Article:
3/7/10

You Don't Know Shat! - White Comanche (1968)

Hello folks, and welcome to the 2nd annual edition of You Don’t Know Shat, a month long celebration of William Shatner to coincide with the legendary actor’s birthday. Mr. Shatner will be turning 79 this year, and with a career that spans 191 screen credits and nearly sixty years, there’s no shortage of material to check out. Last year, I looked at some of my favorite films from Shatner, the arachnid attacks epic Kingdom of the Spiders, the paintball doc Spplatt Attack, Pray for The Wildcats where he rumbles with Andy Griffith, and my favorite Trek film The Undiscovered Country. This year I’m tuning my attention to films that I’ve never seen before, and each one should prove to be a fascinating trip into his lengthy career.

For the first installment, I chose the 1968 Spanish Western White Comanche [Comanche blanco] also known as Rio Hondo or Hour of Vengance. Shatner was on hiatus between the second and third seasons of Star Trek when he traveled to Spain to join Joseph Cotton in making this picture. Pulling double duty, he stars as both Johnny Moon and his brother Notah, a ruthless Comanche leader. Notah, under the influence of peyote, believes that he is the savior of his tribe sent to lead them in a final conflict with the white man. The first step is leading an army against the sleepy western town of Rio Hondo, a town already divided by rival gangs of gunrunners. Inevitably the brothers must face off, and Johnny Moon alone must stand against his brother.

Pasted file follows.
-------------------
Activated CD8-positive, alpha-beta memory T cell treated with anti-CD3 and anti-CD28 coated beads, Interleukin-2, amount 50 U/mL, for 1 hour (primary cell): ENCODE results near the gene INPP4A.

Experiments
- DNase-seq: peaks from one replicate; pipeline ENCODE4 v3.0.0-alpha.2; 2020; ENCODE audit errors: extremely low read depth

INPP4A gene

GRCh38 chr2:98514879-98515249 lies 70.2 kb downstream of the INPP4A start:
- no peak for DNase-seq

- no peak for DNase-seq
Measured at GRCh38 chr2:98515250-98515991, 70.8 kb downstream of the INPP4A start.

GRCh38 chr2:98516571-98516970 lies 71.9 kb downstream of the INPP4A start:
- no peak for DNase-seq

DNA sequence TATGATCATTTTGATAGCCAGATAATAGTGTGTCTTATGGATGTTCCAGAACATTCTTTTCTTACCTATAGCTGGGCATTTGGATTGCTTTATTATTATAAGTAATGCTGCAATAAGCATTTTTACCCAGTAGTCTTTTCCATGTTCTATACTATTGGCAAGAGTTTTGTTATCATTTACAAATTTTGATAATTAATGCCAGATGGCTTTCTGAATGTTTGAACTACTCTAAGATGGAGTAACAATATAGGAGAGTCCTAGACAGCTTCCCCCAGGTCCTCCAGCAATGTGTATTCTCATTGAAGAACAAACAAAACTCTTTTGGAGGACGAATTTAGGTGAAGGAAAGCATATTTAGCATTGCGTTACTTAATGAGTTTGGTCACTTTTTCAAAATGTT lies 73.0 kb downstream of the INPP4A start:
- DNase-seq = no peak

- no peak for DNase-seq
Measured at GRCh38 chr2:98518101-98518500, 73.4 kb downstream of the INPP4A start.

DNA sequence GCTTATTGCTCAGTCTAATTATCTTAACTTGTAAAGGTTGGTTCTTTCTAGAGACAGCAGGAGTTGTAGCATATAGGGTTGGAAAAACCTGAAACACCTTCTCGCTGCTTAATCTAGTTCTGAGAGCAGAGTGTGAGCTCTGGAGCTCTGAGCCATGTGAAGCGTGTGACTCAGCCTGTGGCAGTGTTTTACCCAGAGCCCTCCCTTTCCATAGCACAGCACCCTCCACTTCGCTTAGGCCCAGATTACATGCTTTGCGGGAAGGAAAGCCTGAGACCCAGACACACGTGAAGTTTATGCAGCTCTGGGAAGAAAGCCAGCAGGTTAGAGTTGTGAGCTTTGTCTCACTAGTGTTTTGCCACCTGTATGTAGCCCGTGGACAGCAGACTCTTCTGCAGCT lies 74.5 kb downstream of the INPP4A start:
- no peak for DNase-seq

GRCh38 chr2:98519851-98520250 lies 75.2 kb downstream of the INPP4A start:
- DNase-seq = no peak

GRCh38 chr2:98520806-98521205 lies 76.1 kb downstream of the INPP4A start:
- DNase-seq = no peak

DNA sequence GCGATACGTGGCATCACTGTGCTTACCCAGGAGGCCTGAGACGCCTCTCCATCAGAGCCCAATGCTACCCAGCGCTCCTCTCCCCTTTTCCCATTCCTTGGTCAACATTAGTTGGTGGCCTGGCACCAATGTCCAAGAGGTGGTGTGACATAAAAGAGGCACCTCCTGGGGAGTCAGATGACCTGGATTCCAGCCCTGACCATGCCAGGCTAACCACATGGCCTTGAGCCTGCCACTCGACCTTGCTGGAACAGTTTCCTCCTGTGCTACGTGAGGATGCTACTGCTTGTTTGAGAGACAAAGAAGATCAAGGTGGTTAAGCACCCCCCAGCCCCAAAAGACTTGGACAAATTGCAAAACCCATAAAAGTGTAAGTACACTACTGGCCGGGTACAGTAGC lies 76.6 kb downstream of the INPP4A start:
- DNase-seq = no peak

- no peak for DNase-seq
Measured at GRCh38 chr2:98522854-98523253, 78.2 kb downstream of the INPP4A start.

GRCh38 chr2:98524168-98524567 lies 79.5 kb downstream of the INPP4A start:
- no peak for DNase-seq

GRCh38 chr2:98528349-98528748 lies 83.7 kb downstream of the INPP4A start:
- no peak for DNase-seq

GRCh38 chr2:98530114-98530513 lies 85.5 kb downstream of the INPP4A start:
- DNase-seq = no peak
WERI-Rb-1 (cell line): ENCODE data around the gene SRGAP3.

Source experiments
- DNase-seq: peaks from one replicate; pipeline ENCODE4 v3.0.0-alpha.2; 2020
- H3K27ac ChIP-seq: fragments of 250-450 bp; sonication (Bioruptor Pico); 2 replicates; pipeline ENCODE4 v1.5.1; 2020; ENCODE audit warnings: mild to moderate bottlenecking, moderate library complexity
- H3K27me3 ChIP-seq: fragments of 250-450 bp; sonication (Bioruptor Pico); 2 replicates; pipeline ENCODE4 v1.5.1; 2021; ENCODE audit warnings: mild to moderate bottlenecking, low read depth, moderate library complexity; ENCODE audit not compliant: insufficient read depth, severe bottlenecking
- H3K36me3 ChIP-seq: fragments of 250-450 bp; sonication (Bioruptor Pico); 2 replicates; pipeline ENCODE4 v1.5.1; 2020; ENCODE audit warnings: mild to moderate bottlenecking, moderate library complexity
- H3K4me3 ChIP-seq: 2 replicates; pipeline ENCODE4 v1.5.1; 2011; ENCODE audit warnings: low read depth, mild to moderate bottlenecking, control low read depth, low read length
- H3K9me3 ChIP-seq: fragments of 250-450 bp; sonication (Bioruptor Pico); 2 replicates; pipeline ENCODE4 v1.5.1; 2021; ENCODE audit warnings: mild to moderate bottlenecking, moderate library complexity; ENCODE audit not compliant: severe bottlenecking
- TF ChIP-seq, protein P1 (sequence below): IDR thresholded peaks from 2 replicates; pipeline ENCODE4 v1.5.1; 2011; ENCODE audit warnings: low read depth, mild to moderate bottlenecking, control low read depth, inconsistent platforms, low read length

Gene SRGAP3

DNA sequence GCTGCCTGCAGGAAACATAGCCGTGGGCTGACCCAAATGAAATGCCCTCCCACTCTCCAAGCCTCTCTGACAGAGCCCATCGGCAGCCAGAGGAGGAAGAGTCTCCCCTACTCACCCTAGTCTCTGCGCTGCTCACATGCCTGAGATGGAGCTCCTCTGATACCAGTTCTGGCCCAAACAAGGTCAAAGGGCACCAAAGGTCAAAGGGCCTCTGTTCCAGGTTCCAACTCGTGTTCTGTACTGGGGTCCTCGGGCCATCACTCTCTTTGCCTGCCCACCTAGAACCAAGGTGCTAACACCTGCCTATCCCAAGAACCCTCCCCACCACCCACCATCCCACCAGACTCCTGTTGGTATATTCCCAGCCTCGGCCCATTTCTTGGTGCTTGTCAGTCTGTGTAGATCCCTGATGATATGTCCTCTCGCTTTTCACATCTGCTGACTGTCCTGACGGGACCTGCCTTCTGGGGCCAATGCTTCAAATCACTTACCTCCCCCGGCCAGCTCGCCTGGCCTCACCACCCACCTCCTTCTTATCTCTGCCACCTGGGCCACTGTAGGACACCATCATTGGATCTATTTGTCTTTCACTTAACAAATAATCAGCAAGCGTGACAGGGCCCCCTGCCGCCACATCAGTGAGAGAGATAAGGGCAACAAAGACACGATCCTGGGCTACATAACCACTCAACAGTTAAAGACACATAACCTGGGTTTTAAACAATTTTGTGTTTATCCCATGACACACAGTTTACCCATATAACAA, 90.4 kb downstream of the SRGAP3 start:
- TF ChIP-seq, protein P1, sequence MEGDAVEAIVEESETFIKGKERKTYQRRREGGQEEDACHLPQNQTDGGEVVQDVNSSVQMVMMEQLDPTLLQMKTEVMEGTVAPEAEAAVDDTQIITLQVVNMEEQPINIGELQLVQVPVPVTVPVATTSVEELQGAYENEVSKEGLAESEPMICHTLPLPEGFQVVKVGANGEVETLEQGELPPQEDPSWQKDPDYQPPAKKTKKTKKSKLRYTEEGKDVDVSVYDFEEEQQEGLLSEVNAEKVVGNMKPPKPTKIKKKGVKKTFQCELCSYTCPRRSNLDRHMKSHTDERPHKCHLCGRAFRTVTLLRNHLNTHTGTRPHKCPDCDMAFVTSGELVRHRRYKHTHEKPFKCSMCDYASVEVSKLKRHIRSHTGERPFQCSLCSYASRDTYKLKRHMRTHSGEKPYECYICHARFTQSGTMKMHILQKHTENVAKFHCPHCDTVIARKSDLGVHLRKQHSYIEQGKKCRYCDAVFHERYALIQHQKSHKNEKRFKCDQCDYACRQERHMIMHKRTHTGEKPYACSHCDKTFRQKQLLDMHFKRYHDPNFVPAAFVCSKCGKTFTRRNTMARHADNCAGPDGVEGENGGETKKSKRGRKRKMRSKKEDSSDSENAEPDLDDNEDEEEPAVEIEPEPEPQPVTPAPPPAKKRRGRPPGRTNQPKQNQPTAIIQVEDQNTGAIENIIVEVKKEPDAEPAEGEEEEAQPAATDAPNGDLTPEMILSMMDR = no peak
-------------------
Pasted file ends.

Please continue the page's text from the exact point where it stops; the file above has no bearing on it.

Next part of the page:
When Shatner went to Spain to film White Comanche, it must have seemed like a pretty good idea. After all, Clint Eastwood’s star was on the rise because of his Westerns with Sergio Leone. Unfortunately for Shatner, Spanish director Jose Briz Mendez only had eight film credits to his name, and none of them had made any mark outside of Spain. (Mendez would only have one other film dubbed into English, the 1968 action film Devil’s Angel.) The film was made on an extremely limited budget, most of which probably went to hire Shatner and Cotton, and the low production values are clearly evident on the screen. Don’t expect sweeping shots or even basic coverage, and certainly don’t expect a masterfully acted or directed film. What you should expect is a campy good time that far exceeded my expectations though not as a Western but rather an unintentionally comic masterpiece.

Shatner doesn’t take his performance as far over the top as you might expect. He’s actually quite charismatic in that early Kirk kind of way as Johnny Moon. Now when he’s playing Notah, it was time to paint his face, doff his shirt, and get down to the business of hamming it up. I have to say that Notah, even though he’s the leader of the rebel band of Indians, doesn’t bother to grow his hair out or even look dirty like the rest of his crew. I guess it would have been a worse choice to plop a wig on Shatner’s dome, and it would have ruined the mistaken identity sub-plot when Johnny Moon rides into Rio Hondo. The final fight between Shatner and Shatner is something that has to be seen to be believed, and even after seeing it, I’m not sure I have recovered from the awesomeness.